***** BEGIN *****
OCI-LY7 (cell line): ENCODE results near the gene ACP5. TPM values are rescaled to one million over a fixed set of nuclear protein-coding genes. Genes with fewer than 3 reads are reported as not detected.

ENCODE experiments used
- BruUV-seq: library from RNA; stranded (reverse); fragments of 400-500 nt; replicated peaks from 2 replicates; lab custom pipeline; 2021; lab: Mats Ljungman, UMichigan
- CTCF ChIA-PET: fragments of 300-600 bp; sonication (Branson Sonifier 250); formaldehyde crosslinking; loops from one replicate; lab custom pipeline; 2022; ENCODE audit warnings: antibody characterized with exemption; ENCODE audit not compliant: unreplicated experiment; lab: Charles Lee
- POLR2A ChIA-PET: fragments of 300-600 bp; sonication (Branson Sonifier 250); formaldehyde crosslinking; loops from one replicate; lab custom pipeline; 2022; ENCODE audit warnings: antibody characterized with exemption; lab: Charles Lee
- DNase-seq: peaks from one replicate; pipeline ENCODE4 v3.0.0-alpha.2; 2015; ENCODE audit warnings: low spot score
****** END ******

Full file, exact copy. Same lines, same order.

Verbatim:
OCI-LY7 (cell line): ENCODE results near the gene ACP5. TPM values are rescaled to one million over a fixed set of nuclear protein-coding genes. Genes with fewer than 3 reads are reported as not detected.

ENCODE experiments used
- BruUV-seq: library from RNA; stranded (reverse); fragments of 400-500 nt; replicated peaks from 2 replicates; lab custom pipeline; 2021; lab: Mats Ljungman, UMichigan
- CTCF ChIA-PET: fragments of 300-600 bp; sonication (Branson Sonifier 250); formaldehyde crosslinking; loops from one replicate; lab custom pipeline; 2022; ENCODE audit warnings: antibody characterized with exemption; ENCODE audit not compliant: unreplicated experiment; lab: Charles Lee
- POLR2A ChIA-PET: fragments of 300-600 bp; sonication (Branson Sonifier 250); formaldehyde crosslinking; loops from one replicate; lab custom pipeline; 2022; ENCODE audit warnings: antibody characterized with exemption; lab: Charles Lee
- DNase-seq: peaks from one replicate; pipeline ENCODE4 v3.0.0-alpha.2; 2015; ENCODE audit warnings: low spot score